Conducted at the Launch Complex 32E at the U.S. Army’s White Sands Missile Range in New Mexico The Pad Abort 1 test will be the first full-scale test flight demonstration of the Launch Abort System (LAS) system using a single use mock-up crew module. The test will enable engineers to verify the launch abort system can safely execute an abort and recovery sequence during pre-launch countdown and the critical phases of an ascent abort The LAS abort motor will produce over a half-million pounds of thrust within milliseconds to pull the Orion mockup from the platform The motor will burn for approximately six seconds, with the highest impulse and velocity (600 ft/sec) in the first 2.5 secondsIt will safely propel the test vehicle upward approximately one mile from the launch pad. The LAS and crew module will separate, parachutes will deploy and the crew module will land approximately one mile downrange from the launch pad after about 100 seconds aloftThe LAS consists of three unique propulsion systems Reverse-flow Abort Motor to pull the crew module safely away in a contingency during launch and ascent Attitude Control Motor that provides directional control of the system during abortJettison Motor that separates the LAS from the Crew Module after the abort, and during a nominal missionCombining direct observation, experience, and physical measurements with analysis leads to deeper understanding and insight to:Learn as much as possible, as early as possible in the product development cycleAnchor models and engineering tools with actual flight performance dataGain a deeper understanding of the vehicleValidate the initial vehicle designAcquire early design, manufacturing, integration and operations experience with a mature prototype vehicle Observe subtle and unexpected problems
Attitude Control Motor (ATK/Elkton)Jettison Motor (Aerojet)Abort Motor (ATK/Bacchus)Crew Module (LaRC/DFRC)Nose Cone Assembly (Orbital)Canard Interstage (Orbital)Interstage (Orbital)Adapter Cone Assembly (Orbital)
Test Objectives:Test data will have wide applicability to future launch vehicles and will demonstrate the performance of three new types of motors, and innovations to lessen their weight and the need for ballast of this systemPrimary Test Objectives Demonstrate Performance of the Launch Abort System (LAS) and LAS/crew module interfaceCapability of the LAS to propel the module to a safe distance from a launch vehicleStability and control characteristics of a crew module in regards to the LASDetermines the performance of the abort, jettison and attitude control motorsDemonstrates abort event sequencing from abort initiation through LAS jettisonObtains LAS/crew module interface structural loads and external acoustics dataSecondary Test Objectives DemonstrateParachute assembly system event sequencingPerformance of the main parachute system.Criteria for Success:Fully Successful All above objectives achieved plus deployment of forward bay cover, 2 drogues, 3 pilots and 3 main chutes extract and inflate to first stage.Successful ACM continues firing and controlling as or nearly as expected and controls LAV downrange, conducts a successful reorientation, and delivers the entire LAV to the proper attitude for LAS jettison.Minimally successfulAbort motor and attitude control motor ignite and LAV (launch abort vehicle) achieves lift off with both motors firing.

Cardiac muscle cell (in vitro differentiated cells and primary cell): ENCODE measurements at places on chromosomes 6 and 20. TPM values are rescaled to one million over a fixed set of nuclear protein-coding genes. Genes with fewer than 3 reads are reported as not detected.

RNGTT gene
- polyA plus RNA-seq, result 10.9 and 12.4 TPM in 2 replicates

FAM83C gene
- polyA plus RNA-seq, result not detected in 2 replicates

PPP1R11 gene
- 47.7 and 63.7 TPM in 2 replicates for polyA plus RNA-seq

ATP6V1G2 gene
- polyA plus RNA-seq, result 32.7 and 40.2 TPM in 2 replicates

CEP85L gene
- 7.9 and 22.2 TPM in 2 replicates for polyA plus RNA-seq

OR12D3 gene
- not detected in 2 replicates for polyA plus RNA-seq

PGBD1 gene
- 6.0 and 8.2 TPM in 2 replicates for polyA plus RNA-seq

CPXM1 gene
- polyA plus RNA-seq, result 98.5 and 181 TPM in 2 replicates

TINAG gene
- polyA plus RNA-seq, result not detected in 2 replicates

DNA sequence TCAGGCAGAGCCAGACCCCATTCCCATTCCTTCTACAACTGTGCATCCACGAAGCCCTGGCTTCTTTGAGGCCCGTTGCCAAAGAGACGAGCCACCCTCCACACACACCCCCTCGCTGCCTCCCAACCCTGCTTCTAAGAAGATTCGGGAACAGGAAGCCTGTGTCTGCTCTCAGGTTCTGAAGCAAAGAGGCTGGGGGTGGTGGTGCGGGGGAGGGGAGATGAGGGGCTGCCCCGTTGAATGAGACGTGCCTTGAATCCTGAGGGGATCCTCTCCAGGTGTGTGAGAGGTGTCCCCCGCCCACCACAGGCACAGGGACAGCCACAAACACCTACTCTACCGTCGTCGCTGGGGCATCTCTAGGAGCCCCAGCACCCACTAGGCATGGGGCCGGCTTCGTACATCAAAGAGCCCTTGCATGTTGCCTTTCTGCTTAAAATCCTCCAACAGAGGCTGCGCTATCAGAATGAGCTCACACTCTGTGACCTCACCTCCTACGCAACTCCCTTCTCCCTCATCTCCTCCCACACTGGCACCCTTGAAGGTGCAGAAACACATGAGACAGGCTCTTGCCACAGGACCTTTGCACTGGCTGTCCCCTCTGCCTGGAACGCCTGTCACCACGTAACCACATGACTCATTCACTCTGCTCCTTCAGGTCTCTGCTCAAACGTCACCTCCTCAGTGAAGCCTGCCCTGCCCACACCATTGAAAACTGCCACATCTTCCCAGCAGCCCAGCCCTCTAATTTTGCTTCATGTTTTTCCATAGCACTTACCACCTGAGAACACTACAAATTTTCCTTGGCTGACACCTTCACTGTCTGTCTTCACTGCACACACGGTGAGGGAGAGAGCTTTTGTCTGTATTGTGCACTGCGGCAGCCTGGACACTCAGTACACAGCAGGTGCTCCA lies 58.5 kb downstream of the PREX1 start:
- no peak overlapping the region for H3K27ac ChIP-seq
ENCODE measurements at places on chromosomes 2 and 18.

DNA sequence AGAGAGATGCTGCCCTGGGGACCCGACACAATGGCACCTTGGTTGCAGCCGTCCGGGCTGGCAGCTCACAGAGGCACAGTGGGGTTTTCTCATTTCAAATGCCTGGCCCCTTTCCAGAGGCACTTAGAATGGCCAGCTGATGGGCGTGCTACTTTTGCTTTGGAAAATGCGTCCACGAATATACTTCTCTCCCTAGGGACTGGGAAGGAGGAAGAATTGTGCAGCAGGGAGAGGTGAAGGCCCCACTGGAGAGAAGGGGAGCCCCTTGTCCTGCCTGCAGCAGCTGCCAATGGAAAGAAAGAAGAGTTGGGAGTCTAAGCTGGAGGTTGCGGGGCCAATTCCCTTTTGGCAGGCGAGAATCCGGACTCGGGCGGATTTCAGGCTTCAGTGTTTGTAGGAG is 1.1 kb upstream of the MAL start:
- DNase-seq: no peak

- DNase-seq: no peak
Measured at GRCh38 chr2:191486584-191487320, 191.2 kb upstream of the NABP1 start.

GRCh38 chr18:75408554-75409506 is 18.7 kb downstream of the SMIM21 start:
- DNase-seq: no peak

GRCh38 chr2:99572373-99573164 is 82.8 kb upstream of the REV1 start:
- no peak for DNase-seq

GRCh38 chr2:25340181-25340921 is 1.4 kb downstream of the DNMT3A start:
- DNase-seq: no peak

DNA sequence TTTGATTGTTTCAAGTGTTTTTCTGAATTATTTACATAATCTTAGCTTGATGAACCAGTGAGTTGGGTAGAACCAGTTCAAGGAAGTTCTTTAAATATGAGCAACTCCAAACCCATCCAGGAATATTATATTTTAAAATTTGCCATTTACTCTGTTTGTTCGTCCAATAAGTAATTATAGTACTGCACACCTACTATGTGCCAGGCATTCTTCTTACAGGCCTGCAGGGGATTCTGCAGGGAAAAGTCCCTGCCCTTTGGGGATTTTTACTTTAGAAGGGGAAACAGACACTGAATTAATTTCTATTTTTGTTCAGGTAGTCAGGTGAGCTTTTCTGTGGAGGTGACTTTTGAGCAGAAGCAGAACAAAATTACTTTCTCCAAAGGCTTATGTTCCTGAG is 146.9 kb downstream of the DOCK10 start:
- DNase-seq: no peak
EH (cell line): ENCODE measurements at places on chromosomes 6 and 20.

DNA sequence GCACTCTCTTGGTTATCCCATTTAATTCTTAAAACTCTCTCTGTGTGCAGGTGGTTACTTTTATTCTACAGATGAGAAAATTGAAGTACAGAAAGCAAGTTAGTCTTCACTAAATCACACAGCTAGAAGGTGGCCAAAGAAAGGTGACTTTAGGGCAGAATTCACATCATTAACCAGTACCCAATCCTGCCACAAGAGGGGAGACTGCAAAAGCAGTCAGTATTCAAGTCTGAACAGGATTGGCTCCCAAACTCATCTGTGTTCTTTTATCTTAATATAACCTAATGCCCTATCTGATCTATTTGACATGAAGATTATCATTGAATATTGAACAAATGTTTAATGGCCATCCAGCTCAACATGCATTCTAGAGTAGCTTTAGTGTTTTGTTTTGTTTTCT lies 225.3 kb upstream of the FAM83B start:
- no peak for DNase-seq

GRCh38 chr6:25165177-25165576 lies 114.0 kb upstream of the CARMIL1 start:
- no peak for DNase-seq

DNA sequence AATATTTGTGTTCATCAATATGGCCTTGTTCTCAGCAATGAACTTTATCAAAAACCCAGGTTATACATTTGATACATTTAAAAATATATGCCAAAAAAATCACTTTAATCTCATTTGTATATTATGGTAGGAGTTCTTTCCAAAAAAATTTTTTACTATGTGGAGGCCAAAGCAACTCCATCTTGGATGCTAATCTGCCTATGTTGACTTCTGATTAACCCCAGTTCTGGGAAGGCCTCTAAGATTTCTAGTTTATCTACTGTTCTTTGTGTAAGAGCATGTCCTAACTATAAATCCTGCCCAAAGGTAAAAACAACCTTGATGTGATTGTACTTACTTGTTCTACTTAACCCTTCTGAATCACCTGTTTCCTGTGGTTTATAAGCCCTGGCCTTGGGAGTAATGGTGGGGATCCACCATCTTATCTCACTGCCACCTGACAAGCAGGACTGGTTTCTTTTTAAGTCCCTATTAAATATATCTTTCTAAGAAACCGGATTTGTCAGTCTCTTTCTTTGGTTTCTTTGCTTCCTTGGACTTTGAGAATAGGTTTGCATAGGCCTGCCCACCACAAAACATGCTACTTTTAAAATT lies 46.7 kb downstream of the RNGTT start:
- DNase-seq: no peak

Pad Abort 1 was the first in-flight demonstration of the Orion crew exploration vehicle’s launch abort system. The May 6, 2010 flight test at the U.S. Army’s White Sands Missile Range in New Mexico validated the launch abort system, demonstrated the performance of three new rocket motors and the parachute recovery system, and served as a design and development pathfinder for future crew escape systems. The launch abort system includes three new solid propellant motors, which all performed flawlessly during Pad Abort 1. During the flight test operations, the abort motor fired with approximately 500,000 pounds of thrust to drive the crew module from the pad; the attitude control motor fired simultaneously and provided the nearly 7,000 pounds of force required to maintain stability and vehicle trajectory, propelling the launch abort system to a height of approximately one mile; and the jettison motor separated the crew module from the launch abort system in preparation for parachute deployment.